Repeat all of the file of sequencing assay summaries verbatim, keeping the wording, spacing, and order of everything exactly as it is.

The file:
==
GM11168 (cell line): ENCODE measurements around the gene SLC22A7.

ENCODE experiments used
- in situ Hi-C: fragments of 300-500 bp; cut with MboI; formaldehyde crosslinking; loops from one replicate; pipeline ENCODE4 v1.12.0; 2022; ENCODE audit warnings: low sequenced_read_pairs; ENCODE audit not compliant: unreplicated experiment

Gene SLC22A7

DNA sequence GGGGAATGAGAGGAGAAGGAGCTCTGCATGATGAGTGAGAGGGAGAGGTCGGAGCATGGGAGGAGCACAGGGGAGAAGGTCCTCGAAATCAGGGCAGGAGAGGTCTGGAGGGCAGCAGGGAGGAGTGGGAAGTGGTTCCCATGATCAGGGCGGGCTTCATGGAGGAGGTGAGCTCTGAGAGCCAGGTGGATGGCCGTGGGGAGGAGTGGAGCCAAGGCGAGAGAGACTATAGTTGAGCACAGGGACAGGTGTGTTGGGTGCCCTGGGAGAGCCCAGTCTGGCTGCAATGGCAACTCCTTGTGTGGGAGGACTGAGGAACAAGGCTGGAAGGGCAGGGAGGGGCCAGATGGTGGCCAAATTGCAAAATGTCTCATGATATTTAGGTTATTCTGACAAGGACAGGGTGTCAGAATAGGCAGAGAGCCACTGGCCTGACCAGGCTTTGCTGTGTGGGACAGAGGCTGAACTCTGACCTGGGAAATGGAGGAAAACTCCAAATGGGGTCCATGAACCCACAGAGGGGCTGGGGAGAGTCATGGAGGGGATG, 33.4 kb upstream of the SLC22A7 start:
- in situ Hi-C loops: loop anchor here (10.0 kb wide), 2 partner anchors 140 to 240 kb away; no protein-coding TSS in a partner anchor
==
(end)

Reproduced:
GM11168 (cell line): ENCODE measurements around the gene SLC22A7.

ENCODE experiments used
- in situ Hi-C: fragments of 300-500 bp; cut with MboI; formaldehyde crosslinking; loops from one replicate; pipeline ENCODE4 v1.12.0; 2022; ENCODE audit warnings: low sequenced_read_pairs; ENCODE audit not compliant: unreplicated experiment

Gene SLC22A7

DNA sequence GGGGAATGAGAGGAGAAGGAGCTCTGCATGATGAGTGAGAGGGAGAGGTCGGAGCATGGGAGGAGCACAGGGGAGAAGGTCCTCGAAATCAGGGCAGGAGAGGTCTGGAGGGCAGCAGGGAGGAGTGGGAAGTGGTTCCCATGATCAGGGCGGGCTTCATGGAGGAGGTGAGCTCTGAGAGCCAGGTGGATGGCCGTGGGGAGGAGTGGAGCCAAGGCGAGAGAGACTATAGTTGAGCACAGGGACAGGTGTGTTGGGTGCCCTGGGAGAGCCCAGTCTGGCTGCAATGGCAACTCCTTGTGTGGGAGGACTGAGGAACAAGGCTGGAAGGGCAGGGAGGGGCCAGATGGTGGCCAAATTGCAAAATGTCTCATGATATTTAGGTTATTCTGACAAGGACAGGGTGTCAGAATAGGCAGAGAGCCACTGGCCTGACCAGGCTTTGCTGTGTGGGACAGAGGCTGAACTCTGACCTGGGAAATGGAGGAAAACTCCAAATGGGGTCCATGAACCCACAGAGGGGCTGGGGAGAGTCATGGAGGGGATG, 33.4 kb upstream of the SLC22A7 start:
- in situ Hi-C loops: loop anchor here (10.0 kb wide), 2 partner anchors 140 to 240 kb away; no protein-coding TSS in a partner anchor